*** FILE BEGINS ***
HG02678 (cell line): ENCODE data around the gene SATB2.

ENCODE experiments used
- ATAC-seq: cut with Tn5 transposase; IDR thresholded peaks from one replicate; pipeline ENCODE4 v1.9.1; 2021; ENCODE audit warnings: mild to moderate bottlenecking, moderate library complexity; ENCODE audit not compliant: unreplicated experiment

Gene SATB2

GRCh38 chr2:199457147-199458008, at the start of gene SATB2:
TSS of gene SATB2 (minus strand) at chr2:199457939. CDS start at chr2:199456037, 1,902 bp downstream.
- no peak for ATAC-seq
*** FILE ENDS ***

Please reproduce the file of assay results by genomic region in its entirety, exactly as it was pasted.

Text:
HG02678 (cell line): ENCODE data around the gene SATB2.

ENCODE experiments used
- ATAC-seq: cut with Tn5 transposase; IDR thresholded peaks from one replicate; pipeline ENCODE4 v1.9.1; 2021; ENCODE audit warnings: mild to moderate bottlenecking, moderate library complexity; ENCODE audit not compliant: unreplicated experiment

Gene SATB2

GRCh38 chr2:199457147-199458008, at the start of gene SATB2:
TSS of gene SATB2 (minus strand) at chr2:199457939. CDS start at chr2:199456037, 1,902 bp downstream.
- no peak for ATAC-seq